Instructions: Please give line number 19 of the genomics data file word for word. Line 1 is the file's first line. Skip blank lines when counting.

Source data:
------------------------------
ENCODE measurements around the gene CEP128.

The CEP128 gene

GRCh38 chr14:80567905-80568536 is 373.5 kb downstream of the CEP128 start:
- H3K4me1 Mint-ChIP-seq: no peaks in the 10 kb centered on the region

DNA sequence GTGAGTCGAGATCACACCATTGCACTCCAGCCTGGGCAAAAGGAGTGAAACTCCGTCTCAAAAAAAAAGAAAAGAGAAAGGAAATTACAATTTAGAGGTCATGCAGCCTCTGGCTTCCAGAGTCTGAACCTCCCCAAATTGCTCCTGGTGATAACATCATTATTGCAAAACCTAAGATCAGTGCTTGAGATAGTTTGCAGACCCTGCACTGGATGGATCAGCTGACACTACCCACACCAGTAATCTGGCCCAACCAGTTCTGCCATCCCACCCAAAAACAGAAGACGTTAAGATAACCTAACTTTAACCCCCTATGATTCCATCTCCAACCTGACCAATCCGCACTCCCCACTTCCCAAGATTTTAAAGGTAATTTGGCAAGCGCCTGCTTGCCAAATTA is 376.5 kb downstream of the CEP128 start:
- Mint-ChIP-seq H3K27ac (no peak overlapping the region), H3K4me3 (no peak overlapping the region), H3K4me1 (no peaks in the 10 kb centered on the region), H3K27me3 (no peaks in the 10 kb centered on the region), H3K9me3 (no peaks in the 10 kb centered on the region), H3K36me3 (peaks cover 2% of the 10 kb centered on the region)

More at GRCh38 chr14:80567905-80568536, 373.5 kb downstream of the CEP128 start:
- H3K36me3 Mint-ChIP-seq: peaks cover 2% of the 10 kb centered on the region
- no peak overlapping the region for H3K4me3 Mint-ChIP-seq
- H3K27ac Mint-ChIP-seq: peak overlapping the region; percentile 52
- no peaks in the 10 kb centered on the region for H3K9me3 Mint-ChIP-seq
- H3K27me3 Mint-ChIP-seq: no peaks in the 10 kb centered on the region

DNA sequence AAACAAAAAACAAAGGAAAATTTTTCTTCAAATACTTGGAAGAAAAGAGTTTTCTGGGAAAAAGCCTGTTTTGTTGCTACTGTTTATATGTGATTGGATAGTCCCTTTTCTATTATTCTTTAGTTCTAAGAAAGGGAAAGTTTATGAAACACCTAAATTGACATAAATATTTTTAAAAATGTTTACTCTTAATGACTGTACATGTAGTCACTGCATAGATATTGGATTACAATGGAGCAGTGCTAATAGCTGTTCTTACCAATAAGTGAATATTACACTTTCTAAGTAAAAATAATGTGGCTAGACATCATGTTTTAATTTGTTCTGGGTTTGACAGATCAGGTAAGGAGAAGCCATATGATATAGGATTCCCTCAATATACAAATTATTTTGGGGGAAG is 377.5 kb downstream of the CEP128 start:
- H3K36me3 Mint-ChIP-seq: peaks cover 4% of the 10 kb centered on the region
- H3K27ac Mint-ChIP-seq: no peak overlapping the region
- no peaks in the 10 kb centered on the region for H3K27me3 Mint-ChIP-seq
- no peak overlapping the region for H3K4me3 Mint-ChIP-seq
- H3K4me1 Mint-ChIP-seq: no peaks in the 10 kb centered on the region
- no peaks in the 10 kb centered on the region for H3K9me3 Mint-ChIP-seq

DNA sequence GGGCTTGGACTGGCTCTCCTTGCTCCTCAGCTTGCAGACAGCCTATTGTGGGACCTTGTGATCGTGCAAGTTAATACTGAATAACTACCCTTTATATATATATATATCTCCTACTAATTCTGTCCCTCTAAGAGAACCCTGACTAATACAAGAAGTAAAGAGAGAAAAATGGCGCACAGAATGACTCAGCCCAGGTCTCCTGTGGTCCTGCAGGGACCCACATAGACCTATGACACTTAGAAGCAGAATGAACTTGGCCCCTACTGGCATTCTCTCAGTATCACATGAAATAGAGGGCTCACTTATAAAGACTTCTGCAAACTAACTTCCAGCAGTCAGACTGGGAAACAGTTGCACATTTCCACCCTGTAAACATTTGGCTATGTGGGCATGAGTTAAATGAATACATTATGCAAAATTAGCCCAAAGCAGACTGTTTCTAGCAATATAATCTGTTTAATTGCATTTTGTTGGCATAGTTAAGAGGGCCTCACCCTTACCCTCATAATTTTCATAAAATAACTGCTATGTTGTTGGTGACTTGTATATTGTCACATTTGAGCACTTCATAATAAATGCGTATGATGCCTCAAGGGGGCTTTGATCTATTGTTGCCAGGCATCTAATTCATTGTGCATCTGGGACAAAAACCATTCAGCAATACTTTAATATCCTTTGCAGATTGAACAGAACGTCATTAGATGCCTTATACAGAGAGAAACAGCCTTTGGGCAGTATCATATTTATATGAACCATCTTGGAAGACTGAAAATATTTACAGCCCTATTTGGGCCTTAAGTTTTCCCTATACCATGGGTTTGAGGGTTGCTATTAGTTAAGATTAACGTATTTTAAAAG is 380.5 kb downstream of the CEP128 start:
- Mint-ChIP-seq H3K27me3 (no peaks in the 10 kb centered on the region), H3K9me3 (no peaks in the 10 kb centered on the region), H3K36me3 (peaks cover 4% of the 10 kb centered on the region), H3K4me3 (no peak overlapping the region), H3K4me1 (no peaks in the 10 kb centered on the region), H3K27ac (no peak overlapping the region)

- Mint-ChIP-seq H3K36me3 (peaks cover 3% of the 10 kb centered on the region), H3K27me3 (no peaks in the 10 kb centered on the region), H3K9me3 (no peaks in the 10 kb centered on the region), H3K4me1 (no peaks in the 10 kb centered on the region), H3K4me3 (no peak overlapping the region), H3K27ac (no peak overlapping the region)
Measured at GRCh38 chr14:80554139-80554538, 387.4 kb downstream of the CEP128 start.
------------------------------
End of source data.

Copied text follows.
- no peaks in the 10 kb centered on the region for H3K9me3 Mint-ChIP-seq